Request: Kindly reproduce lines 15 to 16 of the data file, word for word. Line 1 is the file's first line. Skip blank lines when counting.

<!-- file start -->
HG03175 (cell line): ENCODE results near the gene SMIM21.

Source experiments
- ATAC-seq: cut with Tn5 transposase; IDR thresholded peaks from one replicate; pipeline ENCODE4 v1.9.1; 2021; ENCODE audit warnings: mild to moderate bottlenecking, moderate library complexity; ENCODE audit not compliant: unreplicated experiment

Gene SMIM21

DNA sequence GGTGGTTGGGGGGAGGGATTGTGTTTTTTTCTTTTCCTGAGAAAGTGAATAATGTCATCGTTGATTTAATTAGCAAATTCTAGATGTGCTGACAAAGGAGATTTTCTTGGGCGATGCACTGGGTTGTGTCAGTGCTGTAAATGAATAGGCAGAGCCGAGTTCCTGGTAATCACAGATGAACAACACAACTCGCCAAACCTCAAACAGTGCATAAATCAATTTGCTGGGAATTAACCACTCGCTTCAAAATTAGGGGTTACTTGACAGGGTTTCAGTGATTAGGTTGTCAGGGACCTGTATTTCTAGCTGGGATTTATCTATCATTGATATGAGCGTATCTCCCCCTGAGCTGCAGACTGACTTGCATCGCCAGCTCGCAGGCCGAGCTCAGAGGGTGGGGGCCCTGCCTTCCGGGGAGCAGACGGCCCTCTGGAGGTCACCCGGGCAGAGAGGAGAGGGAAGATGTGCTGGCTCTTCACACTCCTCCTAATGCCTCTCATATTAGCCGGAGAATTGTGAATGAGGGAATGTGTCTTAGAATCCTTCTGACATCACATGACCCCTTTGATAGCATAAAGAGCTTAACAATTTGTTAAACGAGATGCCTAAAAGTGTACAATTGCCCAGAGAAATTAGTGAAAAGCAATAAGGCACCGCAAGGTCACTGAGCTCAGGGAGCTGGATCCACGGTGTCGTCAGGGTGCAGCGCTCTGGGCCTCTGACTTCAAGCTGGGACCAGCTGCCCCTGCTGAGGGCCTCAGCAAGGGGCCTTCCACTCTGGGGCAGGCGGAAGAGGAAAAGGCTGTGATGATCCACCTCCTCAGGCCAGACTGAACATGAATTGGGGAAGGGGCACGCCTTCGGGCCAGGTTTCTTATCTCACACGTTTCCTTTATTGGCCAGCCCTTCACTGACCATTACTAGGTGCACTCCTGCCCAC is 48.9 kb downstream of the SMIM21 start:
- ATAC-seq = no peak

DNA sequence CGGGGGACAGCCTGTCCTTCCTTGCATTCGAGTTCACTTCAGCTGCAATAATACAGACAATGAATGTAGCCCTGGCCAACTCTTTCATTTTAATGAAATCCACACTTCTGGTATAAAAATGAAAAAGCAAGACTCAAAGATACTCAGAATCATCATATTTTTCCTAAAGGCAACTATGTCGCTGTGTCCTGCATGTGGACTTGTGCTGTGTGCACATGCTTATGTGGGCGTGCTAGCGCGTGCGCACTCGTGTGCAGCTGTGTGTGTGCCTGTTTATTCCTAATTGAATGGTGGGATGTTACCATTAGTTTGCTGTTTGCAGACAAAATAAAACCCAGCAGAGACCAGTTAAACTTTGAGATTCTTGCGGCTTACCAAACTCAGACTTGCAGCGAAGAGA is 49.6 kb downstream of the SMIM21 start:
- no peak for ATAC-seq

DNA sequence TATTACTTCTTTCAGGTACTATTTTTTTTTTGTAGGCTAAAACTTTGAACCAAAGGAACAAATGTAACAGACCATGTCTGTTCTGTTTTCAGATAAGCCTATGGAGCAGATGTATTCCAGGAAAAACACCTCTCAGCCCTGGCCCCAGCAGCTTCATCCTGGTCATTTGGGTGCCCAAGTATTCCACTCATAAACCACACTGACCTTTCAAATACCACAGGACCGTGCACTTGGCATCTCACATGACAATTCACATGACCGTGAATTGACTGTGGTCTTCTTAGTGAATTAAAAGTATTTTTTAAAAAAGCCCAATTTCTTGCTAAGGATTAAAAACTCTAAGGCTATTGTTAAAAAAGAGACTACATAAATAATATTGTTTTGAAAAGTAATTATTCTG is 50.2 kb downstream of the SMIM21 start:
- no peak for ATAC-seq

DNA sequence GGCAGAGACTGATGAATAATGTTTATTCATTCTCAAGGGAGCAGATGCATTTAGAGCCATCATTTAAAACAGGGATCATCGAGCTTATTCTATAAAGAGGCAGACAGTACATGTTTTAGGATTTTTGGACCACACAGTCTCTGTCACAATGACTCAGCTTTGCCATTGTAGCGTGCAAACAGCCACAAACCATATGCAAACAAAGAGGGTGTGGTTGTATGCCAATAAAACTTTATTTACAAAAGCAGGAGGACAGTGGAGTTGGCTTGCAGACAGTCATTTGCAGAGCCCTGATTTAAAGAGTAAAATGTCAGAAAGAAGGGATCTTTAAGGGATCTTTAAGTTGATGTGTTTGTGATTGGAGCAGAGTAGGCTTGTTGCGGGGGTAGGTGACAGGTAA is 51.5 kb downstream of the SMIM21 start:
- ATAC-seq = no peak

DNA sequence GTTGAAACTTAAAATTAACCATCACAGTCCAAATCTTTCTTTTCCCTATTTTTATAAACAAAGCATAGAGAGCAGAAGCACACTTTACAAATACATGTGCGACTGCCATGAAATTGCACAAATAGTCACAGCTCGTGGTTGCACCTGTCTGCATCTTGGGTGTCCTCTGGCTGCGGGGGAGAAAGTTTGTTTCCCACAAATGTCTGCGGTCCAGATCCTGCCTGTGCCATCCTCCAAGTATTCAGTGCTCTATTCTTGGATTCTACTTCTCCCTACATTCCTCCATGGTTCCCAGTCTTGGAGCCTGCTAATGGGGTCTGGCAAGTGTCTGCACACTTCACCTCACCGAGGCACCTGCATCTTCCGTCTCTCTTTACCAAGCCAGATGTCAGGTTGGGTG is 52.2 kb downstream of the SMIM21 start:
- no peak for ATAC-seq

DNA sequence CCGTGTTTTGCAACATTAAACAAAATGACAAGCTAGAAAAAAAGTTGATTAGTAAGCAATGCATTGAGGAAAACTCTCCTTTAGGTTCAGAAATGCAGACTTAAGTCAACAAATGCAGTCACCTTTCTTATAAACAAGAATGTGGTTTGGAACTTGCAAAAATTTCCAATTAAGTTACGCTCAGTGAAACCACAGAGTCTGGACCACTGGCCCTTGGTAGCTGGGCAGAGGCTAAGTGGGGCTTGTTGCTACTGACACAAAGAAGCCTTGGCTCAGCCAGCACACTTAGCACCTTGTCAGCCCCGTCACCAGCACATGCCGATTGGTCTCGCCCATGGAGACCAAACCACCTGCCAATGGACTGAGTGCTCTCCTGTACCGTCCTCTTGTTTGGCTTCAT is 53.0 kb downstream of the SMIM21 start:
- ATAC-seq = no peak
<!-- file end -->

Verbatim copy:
DNA sequence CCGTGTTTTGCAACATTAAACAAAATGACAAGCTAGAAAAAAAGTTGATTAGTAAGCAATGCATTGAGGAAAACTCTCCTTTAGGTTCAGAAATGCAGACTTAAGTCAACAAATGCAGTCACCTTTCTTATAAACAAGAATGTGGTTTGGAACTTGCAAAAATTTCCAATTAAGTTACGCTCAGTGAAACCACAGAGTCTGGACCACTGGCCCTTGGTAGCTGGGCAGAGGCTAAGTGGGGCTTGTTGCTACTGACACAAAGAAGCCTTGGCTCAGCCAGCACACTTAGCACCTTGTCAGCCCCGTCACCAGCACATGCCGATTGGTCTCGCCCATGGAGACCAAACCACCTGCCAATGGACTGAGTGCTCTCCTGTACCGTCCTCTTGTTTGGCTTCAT is 53.0 kb downstream of the SMIM21 start:
- ATAC-seq = no peak